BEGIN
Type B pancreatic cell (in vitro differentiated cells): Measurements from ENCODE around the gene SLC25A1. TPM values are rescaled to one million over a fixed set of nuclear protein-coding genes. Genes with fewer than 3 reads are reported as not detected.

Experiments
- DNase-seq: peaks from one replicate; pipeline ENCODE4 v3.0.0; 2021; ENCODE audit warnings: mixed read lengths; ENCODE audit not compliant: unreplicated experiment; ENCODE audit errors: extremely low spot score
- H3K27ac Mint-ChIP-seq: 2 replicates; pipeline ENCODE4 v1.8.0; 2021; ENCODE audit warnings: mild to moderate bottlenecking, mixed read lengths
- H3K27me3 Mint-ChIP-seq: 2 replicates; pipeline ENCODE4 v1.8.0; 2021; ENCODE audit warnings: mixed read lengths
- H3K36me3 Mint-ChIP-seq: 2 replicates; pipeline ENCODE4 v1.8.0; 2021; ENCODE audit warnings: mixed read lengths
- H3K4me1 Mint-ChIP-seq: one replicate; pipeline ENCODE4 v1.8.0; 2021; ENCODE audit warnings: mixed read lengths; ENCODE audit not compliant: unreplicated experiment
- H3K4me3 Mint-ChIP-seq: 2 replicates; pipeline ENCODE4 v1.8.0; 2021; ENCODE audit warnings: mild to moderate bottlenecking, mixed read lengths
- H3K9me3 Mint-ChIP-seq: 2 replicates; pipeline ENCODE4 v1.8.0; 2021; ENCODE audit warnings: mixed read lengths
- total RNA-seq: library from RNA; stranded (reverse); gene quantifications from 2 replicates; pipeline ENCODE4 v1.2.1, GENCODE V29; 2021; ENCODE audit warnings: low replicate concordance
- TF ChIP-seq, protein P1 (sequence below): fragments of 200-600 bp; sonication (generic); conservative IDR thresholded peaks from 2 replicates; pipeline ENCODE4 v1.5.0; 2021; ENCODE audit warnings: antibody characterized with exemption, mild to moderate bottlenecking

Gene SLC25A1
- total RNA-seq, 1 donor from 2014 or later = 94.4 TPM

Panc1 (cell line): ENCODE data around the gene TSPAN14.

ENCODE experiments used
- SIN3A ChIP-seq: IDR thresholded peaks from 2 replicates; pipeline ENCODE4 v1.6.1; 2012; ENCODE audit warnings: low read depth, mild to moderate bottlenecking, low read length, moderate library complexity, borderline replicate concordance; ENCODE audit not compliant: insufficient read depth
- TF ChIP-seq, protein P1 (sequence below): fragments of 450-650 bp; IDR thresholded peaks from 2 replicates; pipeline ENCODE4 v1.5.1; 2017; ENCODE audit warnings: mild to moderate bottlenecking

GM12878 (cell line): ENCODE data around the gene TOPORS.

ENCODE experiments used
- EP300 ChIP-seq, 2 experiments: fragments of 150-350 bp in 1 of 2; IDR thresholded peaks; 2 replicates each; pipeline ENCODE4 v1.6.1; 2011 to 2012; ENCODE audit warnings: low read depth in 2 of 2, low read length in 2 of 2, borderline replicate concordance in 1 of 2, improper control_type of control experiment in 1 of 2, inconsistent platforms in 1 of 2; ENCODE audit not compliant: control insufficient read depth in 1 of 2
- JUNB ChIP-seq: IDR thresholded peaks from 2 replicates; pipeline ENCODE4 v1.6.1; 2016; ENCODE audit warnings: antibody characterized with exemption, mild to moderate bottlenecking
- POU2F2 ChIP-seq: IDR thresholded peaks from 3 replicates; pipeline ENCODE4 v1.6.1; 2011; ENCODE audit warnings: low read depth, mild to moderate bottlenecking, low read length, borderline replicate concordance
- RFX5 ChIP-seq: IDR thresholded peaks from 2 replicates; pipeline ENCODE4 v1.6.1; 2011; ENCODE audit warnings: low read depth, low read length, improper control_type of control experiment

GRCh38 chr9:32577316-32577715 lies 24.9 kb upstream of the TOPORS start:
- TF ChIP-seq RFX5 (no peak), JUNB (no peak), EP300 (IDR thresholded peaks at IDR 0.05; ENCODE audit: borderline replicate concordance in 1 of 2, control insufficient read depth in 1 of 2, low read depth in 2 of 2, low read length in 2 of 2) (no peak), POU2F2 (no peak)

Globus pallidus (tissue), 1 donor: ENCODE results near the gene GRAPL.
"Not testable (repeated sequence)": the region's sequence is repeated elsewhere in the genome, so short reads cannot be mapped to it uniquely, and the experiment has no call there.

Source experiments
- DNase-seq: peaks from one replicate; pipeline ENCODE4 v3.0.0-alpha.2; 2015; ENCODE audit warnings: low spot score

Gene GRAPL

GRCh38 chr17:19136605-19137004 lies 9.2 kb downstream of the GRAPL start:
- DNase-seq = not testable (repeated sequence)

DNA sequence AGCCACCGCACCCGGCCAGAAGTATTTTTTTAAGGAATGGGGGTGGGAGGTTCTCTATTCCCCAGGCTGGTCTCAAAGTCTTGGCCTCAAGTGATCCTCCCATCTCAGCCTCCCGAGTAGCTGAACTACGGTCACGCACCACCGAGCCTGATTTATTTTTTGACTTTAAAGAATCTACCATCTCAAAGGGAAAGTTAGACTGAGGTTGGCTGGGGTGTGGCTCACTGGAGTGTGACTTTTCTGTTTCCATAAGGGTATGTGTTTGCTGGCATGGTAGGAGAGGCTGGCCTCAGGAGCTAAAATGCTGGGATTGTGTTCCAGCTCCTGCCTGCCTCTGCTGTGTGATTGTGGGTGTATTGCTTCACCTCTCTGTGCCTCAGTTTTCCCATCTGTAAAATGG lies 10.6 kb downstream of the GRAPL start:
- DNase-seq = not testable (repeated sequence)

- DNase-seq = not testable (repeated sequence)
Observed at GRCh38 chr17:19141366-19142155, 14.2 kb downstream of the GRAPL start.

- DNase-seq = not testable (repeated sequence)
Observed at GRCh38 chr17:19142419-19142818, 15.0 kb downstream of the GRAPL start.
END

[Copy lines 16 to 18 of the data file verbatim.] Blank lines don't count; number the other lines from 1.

- SIN3A ChIP-seq: IDR thresholded peaks from 2 replicates; pipeline ENCODE4 v1.6.1; 2012; ENCODE audit warnings: low read depth, mild to moderate bottlenecking, low read length, moderate library complexity, borderline replicate concordance; ENCODE audit not compliant: insufficient read depth
- TF ChIP-seq, protein P1 (sequence below): fragments of 450-650 bp; IDR thresholded peaks from 2 replicates; pipeline ENCODE4 v1.5.1; 2017; ENCODE audit warnings: mild to moderate bottlenecking

GM12878 (cell line): ENCODE data around the gene TOPORS.